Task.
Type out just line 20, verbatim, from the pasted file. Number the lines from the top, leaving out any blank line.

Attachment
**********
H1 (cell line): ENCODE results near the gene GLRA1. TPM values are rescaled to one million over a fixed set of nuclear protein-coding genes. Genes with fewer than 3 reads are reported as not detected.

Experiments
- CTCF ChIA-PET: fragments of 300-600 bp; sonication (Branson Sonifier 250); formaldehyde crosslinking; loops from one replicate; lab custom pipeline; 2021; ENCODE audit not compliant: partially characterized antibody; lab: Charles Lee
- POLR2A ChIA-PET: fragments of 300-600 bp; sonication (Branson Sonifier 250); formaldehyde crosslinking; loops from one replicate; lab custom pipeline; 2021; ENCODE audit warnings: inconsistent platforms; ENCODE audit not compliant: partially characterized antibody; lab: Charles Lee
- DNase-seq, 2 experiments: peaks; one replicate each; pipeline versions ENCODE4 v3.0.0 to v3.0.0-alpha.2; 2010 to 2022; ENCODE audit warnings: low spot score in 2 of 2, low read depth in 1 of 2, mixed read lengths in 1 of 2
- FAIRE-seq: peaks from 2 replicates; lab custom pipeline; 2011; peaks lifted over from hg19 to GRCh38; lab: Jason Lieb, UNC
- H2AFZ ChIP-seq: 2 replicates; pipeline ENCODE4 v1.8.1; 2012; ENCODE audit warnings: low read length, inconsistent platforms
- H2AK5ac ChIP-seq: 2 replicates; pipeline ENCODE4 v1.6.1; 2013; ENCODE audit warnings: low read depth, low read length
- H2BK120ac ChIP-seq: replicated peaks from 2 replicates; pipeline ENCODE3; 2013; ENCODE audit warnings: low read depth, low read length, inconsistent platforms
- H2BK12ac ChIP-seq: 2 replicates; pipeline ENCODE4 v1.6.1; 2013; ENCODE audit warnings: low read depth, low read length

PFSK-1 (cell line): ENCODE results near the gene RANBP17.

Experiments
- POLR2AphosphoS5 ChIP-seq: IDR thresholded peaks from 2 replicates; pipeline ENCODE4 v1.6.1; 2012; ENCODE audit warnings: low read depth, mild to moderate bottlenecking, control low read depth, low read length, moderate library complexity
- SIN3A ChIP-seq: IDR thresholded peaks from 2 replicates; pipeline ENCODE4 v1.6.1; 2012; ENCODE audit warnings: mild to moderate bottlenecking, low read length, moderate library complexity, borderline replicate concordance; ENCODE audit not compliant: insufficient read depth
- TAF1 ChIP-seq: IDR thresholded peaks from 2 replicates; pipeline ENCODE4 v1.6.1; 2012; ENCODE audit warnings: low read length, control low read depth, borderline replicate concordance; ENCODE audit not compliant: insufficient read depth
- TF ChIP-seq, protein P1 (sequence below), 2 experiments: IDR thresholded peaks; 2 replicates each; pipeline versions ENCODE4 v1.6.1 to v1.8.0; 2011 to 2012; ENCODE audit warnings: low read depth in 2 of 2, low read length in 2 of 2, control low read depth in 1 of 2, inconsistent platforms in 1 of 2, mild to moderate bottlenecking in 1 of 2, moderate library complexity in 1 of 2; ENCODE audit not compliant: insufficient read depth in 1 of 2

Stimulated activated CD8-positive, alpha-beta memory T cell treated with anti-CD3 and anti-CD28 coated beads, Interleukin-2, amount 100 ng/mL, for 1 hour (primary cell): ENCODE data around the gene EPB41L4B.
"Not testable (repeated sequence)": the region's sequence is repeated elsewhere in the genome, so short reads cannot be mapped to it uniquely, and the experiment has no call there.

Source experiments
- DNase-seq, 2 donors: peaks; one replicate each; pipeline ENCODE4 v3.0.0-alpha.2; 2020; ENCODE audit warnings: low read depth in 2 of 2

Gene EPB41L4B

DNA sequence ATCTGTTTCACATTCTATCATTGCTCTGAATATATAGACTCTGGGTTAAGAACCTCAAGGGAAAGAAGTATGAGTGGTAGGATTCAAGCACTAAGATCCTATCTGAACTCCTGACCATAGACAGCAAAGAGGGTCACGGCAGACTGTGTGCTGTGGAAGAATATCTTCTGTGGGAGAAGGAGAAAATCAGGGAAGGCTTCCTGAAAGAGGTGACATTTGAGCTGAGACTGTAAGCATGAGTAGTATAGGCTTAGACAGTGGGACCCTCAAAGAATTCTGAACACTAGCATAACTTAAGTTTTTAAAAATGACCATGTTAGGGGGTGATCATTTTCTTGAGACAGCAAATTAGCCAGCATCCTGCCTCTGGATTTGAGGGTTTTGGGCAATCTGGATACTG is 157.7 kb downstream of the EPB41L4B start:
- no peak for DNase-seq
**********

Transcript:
- DNase-seq, 2 donors: peaks; one replicate each; pipeline ENCODE4 v3.0.0-alpha.2; 2020; ENCODE audit warnings: low read depth in 2 of 2